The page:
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  • Kit and Kaboodle


    If you’re ready to start playing the bass, but don’t necessarily want to go through all the fuss of piecing together all the accessories to make a go of it, you might want to consider a starter kit. A kit gets you going right out of the box, by including all the elements to have you making thunder the minute you get home.

    In a kit, however, it’s easy to be suckered in by a low price. Discount priced department store kits can come with many accessories that make the purchase look attractive, but let’s face it - if the bass is substandard, have you really gotten your money’s worth?

    Look for a brand name kit, with a reputation for quality. Most major names make good quality starter kits. After all, their ultimate wish is that you’re happy with your new bass, so stuffing the package with a cheap, nasty ax is bad for their reputation. If you’re happy with the starter kit, it’s their hope you’ll develop a brand loyalty that keeps you coming back to them for upgrades when you’re ready.

    And you? You get a quality name on your first bass!

    One starter kit that has a very good reputation is the Yamaha Gigmaker for electric bass.
    You get the very popular Yamaha RBX170 bass guitar, which is one of Yamaha’s top selling models even without the kit!

    The RBX170 is a 24-fret, 34” scale four stringer with a body of solid Agathis, a bolt-on maple neck, and rosewood fingerboard. The bridge is vintage style, and the two pickups are a split single coil and a single coil. Controls include front volume, rear volume, and master tone. Available colours (as I've seen them) are black, blue, or red.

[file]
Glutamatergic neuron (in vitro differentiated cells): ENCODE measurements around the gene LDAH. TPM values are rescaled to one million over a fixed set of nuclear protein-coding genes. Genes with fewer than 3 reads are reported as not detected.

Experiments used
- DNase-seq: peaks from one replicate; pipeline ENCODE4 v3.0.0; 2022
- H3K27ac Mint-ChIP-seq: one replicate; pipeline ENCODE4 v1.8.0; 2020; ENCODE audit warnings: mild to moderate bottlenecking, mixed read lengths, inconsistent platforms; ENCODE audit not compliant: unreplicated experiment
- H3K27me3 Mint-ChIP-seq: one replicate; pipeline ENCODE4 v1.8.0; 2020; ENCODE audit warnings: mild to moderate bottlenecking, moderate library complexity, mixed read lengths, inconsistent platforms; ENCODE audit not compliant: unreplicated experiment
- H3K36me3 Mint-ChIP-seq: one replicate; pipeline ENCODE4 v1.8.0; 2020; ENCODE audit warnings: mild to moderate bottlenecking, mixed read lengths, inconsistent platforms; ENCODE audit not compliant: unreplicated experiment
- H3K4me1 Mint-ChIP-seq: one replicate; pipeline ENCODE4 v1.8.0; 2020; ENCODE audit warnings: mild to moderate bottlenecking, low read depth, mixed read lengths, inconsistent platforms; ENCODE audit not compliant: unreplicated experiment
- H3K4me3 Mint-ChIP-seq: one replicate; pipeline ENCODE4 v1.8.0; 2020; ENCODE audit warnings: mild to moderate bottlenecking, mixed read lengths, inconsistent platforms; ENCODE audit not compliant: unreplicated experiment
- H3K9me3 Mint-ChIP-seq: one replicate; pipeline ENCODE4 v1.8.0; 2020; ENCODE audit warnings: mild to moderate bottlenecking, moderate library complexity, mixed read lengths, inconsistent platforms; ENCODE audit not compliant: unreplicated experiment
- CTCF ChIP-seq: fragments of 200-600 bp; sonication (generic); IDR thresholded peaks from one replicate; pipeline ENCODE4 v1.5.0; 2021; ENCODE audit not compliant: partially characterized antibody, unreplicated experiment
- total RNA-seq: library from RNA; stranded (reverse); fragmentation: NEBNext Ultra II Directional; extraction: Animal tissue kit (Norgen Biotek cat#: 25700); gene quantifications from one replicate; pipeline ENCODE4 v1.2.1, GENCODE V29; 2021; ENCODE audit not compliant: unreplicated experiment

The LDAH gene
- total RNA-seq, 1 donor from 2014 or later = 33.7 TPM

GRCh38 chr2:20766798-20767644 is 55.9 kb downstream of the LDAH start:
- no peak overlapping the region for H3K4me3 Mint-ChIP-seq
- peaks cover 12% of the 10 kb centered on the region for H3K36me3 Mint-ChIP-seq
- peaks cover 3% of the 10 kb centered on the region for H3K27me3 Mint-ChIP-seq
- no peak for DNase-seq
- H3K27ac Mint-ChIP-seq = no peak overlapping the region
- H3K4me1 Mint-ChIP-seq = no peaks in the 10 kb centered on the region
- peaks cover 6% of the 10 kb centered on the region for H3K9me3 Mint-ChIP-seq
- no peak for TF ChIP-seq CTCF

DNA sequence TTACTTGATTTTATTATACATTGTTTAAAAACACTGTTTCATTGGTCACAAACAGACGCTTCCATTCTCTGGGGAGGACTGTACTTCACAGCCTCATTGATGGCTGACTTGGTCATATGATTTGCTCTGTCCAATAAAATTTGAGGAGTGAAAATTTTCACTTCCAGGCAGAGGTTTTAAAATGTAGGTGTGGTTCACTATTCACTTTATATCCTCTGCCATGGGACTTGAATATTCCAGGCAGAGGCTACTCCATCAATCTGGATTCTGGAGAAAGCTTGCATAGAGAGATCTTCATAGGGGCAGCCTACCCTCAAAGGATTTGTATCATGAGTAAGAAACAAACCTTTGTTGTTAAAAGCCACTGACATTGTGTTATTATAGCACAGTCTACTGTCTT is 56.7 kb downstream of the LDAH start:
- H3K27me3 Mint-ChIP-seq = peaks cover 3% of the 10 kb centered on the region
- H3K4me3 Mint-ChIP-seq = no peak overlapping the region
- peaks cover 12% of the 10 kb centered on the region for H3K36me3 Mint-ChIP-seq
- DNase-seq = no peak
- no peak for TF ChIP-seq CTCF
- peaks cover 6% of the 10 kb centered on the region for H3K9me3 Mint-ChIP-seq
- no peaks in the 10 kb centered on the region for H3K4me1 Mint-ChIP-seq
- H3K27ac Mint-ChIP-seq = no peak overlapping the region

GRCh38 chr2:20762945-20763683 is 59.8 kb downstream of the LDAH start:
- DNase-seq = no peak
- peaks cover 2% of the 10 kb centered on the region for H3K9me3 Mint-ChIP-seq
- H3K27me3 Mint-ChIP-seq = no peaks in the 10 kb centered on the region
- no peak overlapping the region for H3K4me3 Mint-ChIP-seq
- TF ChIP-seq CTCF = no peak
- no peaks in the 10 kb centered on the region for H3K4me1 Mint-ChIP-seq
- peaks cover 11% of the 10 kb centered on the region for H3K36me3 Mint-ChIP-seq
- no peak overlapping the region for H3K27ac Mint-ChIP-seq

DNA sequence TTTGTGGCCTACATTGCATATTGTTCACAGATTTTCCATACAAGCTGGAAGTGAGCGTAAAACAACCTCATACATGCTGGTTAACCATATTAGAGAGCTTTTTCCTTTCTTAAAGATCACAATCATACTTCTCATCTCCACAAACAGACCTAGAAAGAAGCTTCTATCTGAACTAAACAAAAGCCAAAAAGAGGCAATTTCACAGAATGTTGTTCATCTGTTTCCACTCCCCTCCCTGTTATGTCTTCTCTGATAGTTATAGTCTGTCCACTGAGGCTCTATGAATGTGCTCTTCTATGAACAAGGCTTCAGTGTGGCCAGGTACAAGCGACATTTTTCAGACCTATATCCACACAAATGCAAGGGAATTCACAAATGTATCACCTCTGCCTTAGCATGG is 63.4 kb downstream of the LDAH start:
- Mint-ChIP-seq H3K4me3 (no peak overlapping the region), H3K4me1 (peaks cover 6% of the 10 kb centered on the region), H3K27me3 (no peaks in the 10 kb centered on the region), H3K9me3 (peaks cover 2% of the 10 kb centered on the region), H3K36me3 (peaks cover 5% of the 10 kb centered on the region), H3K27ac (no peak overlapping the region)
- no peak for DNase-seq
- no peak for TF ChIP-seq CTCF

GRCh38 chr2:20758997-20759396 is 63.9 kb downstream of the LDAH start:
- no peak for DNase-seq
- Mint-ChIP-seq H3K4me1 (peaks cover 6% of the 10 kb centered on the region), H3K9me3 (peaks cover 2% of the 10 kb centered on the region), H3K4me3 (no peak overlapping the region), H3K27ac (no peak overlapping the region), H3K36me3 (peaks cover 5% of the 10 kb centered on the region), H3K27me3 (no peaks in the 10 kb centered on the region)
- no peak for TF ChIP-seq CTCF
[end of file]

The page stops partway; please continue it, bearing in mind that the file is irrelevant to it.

They don’t skimp on the quality of the accessory package either.

    You get a 15 or 20 watt DRIVE bass amp (depending on the specs of the particular kit), a gig bag, a chromatic tuner, an instructional DVD (which you’ll naturally be eager to replace with the TMBG course to kick-start your learning), a strap, and a cable. The only thing I find lacking in this kit is a stand.

    The entire kit and kaboodle is usually priced between $275.00 - $300.00. Not bad.

    Kits are usually all over the place in music stores when Christmas rolls around, but most stores will keep a few of the more popular ones in stock all year round.
    Comments 6 Comments
    1. TLDTR's Avatar
      TLDTR -
      Great article, Elmeaux! I think parents of young would-be bass-players, especially, will find this most helpful. And you're right, that's a great deal on a great package. NOTE TO PARENTS AND BEGINNERS: Spare your young would-be musician the frustration of starting off with substandard or defective equipment. Do it right, with a good, solid, reputable kit like this then, if junior gives up the instrument in favor of, say, girls, football, or bull-riding, you can always recoup the bulk of your investment by re-selling the kit (something you might not have much success doing with cheap gear.)
      Just a thought,
      Ed.